Live export of decapod crustaceans is a major UK industry that poses considerable welfare risks for the animals being transported.

Government statistics show that in 2021, crustaceans accounted for about 16.5% of UK seafood exports with a total value of £238.5 million.

Globally, seafood importexport activity remains high, supporting a large live transport industry for shellfish, including decapod crustaceans. While the seafood economy continues to grapple headwinds, live transport poses profound challenges to animal welfare. 

Live transport is a popular choice for suppliers seeking to prolong freshness. However, any advantage live transport offers can only be realised when animals are properly and humanely transported using methods that minimise negative welfare impacts. While stock species demonstrate varied resilience to live transport, all decapod species are prone to harmful stressors experienced during live handling and transport. For this reason, every species requires honest and proactive consideration of their welfare needs throughout the transporting process. Practices that may have been in use for many years need to be reevaluated through a welfare lens, not just the protection of product quality. 

Decapod crustaceans were recognised as sentient in UK law in 2022, which means it has been legally accepted that these animals experience pain, pleasure and fear. Due to the range and degree of stressors experienced during live transport, this sector of the crustacean industry needs to address evidence-based reform as a matter of urgency. 

What does decapod sentience mean for live exporters and transporters?

Exporters and live transport operators should work with their clients and trade partners to address the following key sources of poor crustacean welfare practice:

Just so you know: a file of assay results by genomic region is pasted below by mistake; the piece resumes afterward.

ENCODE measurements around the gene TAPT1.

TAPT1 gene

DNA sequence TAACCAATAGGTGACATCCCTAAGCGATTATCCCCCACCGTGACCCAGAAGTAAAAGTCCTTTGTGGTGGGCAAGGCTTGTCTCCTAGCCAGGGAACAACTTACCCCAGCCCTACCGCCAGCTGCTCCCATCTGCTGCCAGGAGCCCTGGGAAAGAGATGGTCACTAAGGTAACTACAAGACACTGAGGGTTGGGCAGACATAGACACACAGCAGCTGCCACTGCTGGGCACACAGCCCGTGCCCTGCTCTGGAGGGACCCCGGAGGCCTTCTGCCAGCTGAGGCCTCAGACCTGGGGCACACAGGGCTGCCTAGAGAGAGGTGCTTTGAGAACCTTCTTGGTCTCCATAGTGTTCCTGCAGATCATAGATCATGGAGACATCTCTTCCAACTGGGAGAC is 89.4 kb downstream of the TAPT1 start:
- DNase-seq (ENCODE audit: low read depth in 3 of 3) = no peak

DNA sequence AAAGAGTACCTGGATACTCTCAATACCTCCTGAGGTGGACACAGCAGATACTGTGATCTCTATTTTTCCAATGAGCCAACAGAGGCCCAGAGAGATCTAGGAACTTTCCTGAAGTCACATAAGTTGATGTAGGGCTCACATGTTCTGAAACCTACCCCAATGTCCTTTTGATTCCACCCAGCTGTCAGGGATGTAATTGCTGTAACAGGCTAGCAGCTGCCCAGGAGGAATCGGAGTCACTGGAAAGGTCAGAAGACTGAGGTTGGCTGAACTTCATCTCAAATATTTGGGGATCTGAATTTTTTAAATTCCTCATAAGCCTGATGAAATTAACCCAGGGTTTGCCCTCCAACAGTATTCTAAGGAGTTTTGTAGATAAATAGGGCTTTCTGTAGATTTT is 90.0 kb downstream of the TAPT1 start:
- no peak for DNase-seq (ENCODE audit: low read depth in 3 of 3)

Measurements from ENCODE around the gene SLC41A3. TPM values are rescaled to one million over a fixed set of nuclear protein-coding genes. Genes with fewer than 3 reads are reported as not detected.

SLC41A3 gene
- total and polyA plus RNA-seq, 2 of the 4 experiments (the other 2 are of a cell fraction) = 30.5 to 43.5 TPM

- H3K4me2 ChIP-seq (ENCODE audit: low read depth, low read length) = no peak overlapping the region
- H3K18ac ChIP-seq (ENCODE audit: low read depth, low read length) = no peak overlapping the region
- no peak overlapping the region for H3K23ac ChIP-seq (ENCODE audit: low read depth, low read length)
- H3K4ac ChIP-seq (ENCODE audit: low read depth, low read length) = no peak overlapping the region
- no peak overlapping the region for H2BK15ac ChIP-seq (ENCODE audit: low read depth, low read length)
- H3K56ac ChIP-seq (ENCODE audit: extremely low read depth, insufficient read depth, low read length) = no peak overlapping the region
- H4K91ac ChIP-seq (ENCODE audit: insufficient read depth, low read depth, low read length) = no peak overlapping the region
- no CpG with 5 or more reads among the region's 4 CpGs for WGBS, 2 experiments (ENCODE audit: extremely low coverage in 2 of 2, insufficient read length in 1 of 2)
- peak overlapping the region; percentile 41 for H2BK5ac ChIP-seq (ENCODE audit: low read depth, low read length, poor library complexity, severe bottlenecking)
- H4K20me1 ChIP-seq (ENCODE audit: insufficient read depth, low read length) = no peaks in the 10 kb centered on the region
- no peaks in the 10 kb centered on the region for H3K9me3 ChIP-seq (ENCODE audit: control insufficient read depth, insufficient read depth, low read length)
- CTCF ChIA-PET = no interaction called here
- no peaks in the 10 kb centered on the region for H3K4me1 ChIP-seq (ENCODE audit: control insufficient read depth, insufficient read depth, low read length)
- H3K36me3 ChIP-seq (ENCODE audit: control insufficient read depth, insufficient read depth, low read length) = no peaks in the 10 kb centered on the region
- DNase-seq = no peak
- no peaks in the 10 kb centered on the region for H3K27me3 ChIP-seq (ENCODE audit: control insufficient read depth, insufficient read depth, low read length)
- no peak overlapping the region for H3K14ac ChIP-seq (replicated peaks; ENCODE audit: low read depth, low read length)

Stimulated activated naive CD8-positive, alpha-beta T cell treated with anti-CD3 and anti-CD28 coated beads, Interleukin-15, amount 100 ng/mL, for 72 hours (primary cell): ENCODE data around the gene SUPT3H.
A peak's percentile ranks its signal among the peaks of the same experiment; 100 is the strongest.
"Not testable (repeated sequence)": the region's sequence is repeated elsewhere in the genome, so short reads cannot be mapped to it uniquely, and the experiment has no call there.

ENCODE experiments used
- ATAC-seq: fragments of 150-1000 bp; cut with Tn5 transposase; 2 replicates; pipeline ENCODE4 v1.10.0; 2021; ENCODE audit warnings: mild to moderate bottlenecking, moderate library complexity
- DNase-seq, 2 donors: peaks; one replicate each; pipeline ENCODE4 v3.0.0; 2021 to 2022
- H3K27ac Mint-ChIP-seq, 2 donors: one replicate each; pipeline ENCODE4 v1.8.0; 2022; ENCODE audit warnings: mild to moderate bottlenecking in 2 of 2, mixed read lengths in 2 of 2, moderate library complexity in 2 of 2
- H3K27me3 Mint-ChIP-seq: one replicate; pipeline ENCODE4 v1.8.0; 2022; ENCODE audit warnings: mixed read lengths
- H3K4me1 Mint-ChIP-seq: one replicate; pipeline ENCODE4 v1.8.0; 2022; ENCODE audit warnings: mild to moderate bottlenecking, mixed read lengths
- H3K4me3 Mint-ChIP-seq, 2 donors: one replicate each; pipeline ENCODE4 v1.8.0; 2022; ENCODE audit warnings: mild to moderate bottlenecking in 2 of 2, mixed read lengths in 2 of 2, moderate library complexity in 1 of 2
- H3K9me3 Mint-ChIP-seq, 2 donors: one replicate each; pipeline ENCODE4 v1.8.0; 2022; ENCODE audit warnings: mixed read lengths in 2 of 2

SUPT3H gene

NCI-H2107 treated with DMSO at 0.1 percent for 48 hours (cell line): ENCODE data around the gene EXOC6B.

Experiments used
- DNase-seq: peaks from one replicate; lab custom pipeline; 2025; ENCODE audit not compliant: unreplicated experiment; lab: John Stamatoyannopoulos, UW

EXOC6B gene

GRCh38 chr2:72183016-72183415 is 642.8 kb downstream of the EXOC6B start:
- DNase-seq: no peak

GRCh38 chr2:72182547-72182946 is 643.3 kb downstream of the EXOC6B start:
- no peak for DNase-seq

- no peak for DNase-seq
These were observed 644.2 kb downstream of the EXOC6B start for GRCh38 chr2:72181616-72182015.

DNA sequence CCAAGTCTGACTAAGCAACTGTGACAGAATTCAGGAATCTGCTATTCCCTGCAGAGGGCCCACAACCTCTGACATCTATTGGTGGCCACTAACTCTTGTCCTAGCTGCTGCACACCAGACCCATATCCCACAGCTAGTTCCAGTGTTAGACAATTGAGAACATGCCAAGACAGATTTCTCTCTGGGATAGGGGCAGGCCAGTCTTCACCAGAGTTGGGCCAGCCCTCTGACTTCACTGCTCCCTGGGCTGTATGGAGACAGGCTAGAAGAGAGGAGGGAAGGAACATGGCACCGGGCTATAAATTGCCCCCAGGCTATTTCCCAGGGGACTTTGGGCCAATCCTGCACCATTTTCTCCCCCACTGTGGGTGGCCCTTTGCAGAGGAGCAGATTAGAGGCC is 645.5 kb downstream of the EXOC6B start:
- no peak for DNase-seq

• During live transportation, decapods face many significant welfare challenges that can lead to stress, injury, muscle depletion, physiological and immunological disturbances, morbidity and mortality. Without holding and storage methods and facilities that are specifically adapted to each species’ unique biological and behavioural needs, decapods will suffer the negative effects of exposure to inappropriate temperatures and poor water quality, overcrowding, mixing with other species and rough handling. All these welfare impacts are exacerbated by long journey durations and/or multiple transfer procedures.
  • When transporting live decapods, overcrowding and inappropriate mixing of species are particular welfare concerns. These scenarios can lead to aggression and cannabilism, so in order to avoid damage to the animals, decapods are often subjected to claw nicking and claw banding. Claw nicking is a painful, inhumane practice that leaves decapods susceptible to disease and unable to demonstrate natural behaviours, while claw banding causes muscle atrophy if used over long periods of time and inhibits natural behaviours. 
  • As a general rule, immersion pre-transport is recommended. Purging, especially for prolonged periods, can lead to welfare concerns and may only be advisable if transport containers lack effective water flow systems capable of removing nitrogenous waste in transit. 
  • Existing knowledge of the biological needs of each transported species must be  applied when developing and using equipment and on-board operating systems. This is to ensure that they are demonstrably capable of providing, monitoring and maintaining throughout transportation the most suitable water quality, environmental parameters and welfare standards for the species being transported
  • The seafood industry is urged to develop transport methods and supply chain logistics that encourage post-slaughter transport over live transport. 

Keeping aquatic animals alive and healthy while they endure long-distance transportation presents considerable welfare challenges that not only threaten survival rates and product quality. As retailers in the UK and abroad face growing pressure from consumers to ensure the humane treatment of all decapods in their supply chains, live exporters and importers will need to demonstrate a commitment to eliminating inhumane practices. This hub features information on the science behind decapod welfare requirements, news about the latest research in this area and guidance on how to minimise some negative welfare impacts during the sea to plate journey.